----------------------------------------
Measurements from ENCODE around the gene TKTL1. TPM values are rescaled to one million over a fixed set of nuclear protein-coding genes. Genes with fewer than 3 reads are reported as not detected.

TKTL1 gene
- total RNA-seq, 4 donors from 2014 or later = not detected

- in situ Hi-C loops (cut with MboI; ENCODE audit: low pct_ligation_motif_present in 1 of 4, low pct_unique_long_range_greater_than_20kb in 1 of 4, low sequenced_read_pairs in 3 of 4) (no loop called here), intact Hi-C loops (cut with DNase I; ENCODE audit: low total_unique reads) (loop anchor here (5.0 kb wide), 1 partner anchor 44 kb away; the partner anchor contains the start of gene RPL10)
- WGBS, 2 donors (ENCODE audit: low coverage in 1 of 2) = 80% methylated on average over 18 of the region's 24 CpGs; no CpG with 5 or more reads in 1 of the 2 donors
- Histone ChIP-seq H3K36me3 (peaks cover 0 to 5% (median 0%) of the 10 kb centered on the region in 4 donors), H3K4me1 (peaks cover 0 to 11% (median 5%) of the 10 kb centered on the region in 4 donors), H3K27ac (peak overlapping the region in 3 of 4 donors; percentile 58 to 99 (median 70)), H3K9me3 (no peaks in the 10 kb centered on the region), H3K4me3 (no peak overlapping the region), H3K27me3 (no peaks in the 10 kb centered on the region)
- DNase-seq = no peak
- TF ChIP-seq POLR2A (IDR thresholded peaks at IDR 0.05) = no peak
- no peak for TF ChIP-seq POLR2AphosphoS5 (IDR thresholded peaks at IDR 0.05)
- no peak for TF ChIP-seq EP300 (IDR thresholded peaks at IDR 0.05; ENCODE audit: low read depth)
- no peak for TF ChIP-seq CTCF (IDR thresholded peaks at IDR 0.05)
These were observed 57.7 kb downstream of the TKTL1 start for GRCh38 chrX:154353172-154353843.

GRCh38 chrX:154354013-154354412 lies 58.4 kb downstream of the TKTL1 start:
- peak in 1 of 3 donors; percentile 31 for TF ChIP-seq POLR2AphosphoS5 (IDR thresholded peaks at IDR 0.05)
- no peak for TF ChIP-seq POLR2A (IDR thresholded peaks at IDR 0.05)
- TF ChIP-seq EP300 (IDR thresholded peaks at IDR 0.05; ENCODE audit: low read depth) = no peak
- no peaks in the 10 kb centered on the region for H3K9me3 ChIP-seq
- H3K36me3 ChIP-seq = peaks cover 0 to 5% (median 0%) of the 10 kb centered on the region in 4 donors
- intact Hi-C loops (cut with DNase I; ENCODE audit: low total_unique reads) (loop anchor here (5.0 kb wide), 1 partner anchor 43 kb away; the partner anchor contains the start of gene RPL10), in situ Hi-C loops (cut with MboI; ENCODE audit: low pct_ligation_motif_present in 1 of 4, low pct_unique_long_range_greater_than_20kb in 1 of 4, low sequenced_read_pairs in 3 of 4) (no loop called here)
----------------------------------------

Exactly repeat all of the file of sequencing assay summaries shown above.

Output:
Measurements from ENCODE around the gene TKTL1. TPM values are rescaled to one million over a fixed set of nuclear protein-coding genes. Genes with fewer than 3 reads are reported as not detected.

TKTL1 gene
- total RNA-seq, 4 donors from 2014 or later = not detected

- in situ Hi-C loops (cut with MboI; ENCODE audit: low pct_ligation_motif_present in 1 of 4, low pct_unique_long_range_greater_than_20kb in 1 of 4, low sequenced_read_pairs in 3 of 4) (no loop called here), intact Hi-C loops (cut with DNase I; ENCODE audit: low total_unique reads) (loop anchor here (5.0 kb wide), 1 partner anchor 44 kb away; the partner anchor contains the start of gene RPL10)
- WGBS, 2 donors (ENCODE audit: low coverage in 1 of 2) = 80% methylated on average over 18 of the region's 24 CpGs; no CpG with 5 or more reads in 1 of the 2 donors
- Histone ChIP-seq H3K36me3 (peaks cover 0 to 5% (median 0%) of the 10 kb centered on the region in 4 donors), H3K4me1 (peaks cover 0 to 11% (median 5%) of the 10 kb centered on the region in 4 donors), H3K27ac (peak overlapping the region in 3 of 4 donors; percentile 58 to 99 (median 70)), H3K9me3 (no peaks in the 10 kb centered on the region), H3K4me3 (no peak overlapping the region), H3K27me3 (no peaks in the 10 kb centered on the region)
- DNase-seq = no peak
- TF ChIP-seq POLR2A (IDR thresholded peaks at IDR 0.05) = no peak
- no peak for TF ChIP-seq POLR2AphosphoS5 (IDR thresholded peaks at IDR 0.05)
- no peak for TF ChIP-seq EP300 (IDR thresholded peaks at IDR 0.05; ENCODE audit: low read depth)
- no peak for TF ChIP-seq CTCF (IDR thresholded peaks at IDR 0.05)
These were observed 57.7 kb downstream of the TKTL1 start for GRCh38 chrX:154353172-154353843.

GRCh38 chrX:154354013-154354412 lies 58.4 kb downstream of the TKTL1 start:
- peak in 1 of 3 donors; percentile 31 for TF ChIP-seq POLR2AphosphoS5 (IDR thresholded peaks at IDR 0.05)
- no peak for TF ChIP-seq POLR2A (IDR thresholded peaks at IDR 0.05)
- TF ChIP-seq EP300 (IDR thresholded peaks at IDR 0.05; ENCODE audit: low read depth) = no peak
- no peaks in the 10 kb centered on the region for H3K9me3 ChIP-seq
- H3K36me3 ChIP-seq = peaks cover 0 to 5% (median 0%) of the 10 kb centered on the region in 4 donors
- intact Hi-C loops (cut with DNase I; ENCODE audit: low total_unique reads) (loop anchor here (5.0 kb wide), 1 partner anchor 43 kb away; the partner anchor contains the start of gene RPL10), in situ Hi-C loops (cut with MboI; ENCODE audit: low pct_ligation_motif_present in 1 of 4, low pct_unique_long_range_greater_than_20kb in 1 of 4, low sequenced_read_pairs in 3 of 4) (no loop called here)